There is compelling evidence that robust psychological and physiological phenomena underlie hypnosis [2630]. Changes in neural activity underlie the focused attention, enhanced somatic and emotional control, and lack of self-consciousness that characterizes hypnosis. Changes in relaxation, focus, and absorption, induced by standard hypnotic procedures, are associated with changes in brain activity within different brain areas. There is now growing evidence of the involvement of areas modulating self-related and external sensory input brain networks [29]. One network involves midline brain structures such as the precuneus and the rostral ACC [31], often referred to as the “ default mode network” or DMN (which is thought to involve self-referential processing) [32]. A second network involves lateral frontoparietal regions, associated with attention-demanding tasks and the cognitive processing of sensory input. There are changes in the electrical activity of the brain as evaluated by electroencephalographic (EEG) studies which correlate with trance depth [33]. These EEG changes as well as patterns of eye movement are different than those observed during sleep, suggesting they are different states [34].

In addition to changes in the brain, there are measurable physiological changes in the periphery observed during hypnotic trance states including changes in autonomic (heart rate, respiration, skin conductance), metabolic, and endocrine (glucose and basal metabolism) systems [35, 36]. While these biological processes have been linked to therapeutically induced hypnotic states, they also occur in “spontaneous” hypnotic states such as religious rituals, physical exercise, or getting “lost” in music, a good book, or a mesmerizing movie. Hypnosis used as a therapeutic tool can be referred to as hypnotherapy, though in the literature, the two terms are often used interchangeably.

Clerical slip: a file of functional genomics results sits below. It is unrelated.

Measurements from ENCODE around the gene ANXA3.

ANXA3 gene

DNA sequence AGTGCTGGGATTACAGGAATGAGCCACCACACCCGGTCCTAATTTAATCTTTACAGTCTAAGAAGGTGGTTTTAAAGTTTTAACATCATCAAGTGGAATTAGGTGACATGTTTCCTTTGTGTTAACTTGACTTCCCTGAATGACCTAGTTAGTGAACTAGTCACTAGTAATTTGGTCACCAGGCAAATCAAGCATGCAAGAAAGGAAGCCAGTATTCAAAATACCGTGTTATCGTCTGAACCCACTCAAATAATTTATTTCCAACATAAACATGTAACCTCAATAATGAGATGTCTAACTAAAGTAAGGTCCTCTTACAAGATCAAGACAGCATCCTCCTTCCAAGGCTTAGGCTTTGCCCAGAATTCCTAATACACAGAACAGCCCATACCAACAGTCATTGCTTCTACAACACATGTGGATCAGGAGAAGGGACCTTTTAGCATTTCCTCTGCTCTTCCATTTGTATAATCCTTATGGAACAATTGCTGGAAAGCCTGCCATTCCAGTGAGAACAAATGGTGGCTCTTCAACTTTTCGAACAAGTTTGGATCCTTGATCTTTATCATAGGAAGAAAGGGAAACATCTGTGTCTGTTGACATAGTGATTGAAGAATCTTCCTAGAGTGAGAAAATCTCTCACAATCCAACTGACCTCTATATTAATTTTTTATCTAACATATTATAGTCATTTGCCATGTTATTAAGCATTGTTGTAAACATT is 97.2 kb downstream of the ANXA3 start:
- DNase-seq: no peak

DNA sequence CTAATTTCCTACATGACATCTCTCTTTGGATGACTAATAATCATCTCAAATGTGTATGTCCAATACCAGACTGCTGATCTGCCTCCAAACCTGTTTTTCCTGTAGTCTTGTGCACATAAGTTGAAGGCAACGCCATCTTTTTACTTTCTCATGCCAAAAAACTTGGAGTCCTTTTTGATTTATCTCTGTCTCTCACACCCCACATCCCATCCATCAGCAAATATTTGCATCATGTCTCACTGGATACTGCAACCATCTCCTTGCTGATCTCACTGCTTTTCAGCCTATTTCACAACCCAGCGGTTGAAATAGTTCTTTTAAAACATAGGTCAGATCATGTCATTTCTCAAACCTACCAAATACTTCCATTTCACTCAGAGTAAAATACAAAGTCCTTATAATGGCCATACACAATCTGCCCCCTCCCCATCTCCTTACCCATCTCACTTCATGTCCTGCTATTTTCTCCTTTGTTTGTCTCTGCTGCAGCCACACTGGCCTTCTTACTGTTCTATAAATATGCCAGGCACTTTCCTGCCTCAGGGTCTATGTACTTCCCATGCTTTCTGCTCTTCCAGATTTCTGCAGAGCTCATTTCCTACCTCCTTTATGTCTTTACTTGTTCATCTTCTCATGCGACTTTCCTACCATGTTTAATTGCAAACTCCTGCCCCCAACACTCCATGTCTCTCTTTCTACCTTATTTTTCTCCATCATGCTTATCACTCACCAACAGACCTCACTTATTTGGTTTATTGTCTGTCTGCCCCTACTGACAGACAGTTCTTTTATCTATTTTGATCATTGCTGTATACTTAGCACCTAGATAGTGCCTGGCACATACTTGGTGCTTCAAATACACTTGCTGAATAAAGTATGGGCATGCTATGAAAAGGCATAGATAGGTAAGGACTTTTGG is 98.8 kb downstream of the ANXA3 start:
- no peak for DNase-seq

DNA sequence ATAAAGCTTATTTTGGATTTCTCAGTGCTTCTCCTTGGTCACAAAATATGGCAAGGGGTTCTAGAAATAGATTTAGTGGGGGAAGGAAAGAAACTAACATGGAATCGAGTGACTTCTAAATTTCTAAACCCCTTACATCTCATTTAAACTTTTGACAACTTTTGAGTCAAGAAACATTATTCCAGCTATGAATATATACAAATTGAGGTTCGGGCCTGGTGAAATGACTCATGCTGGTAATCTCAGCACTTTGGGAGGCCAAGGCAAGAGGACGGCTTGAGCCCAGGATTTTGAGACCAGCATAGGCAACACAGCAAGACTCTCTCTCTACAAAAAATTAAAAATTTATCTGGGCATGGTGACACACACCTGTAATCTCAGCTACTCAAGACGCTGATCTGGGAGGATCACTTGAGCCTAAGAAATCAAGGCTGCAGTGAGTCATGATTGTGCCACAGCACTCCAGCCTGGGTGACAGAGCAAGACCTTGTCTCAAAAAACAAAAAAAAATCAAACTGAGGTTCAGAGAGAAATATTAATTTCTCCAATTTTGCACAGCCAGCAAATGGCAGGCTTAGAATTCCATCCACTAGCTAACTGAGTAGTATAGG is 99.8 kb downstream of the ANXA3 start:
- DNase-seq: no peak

Hypnosis for Insomnia

The use of hypnosis in treating insomnia and sleep disturbances (e.g., night terror) has been described in numerous clinical reports. A meta-analysis by Lam (2015) of randomized controlled trials (RCTs) or quasi-RCTs where hypnosis was the intervention and insomnia the target [37], a total of 502 subjects were included with 6 using hypnotherapy and 7 using hypnotic techniques such as autogenic training or guided imagery. In a meta-analysis across all the studies, hypnosis was associated with significant reduction in sleep latency compared to wait-list control but no difference compared to a heterogeneous mix of conditions including psychotherapy, pharmacological treatment, back massage, and sham (placebo). Nonrandomized studies demonstrated that hypnosis can reduce sleep latency in patients with chronic insomnia [38] and increase slow wave sleep [39] and internet-based self-hypnosis and hypnosis audiotapes [40] can improve sleep over time. A meta-analysis of 59 outcome studies showed short- and longer-term advantages of hypnosis and relaxation training are comparable and, in some studies, greater than drug therapy effects [41].